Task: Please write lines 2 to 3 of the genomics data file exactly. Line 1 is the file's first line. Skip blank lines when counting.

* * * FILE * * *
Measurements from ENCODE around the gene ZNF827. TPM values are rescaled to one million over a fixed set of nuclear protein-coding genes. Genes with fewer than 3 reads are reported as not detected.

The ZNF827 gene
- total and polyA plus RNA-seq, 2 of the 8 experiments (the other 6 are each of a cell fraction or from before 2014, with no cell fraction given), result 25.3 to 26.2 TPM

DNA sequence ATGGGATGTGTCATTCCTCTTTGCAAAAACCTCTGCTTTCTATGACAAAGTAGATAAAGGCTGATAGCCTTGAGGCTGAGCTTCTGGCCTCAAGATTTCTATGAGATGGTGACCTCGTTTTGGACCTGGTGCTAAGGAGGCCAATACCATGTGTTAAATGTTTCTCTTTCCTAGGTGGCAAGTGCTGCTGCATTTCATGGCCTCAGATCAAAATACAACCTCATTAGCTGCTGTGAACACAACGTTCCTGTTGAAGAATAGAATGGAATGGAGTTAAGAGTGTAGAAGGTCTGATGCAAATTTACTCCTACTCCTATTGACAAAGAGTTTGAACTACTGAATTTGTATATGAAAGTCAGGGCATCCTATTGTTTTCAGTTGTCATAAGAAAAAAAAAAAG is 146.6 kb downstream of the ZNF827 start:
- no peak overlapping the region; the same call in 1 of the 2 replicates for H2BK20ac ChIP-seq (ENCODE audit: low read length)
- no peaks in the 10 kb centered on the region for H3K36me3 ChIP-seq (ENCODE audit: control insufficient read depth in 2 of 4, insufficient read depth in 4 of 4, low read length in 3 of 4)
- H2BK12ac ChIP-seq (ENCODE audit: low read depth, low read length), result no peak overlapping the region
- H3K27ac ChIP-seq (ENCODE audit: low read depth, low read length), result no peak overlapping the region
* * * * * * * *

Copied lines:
The ZNF827 gene
- total and polyA plus RNA-seq, 2 of the 8 experiments (the other 6 are each of a cell fraction or from before 2014, with no cell fraction given), result 25.3 to 26.2 TPM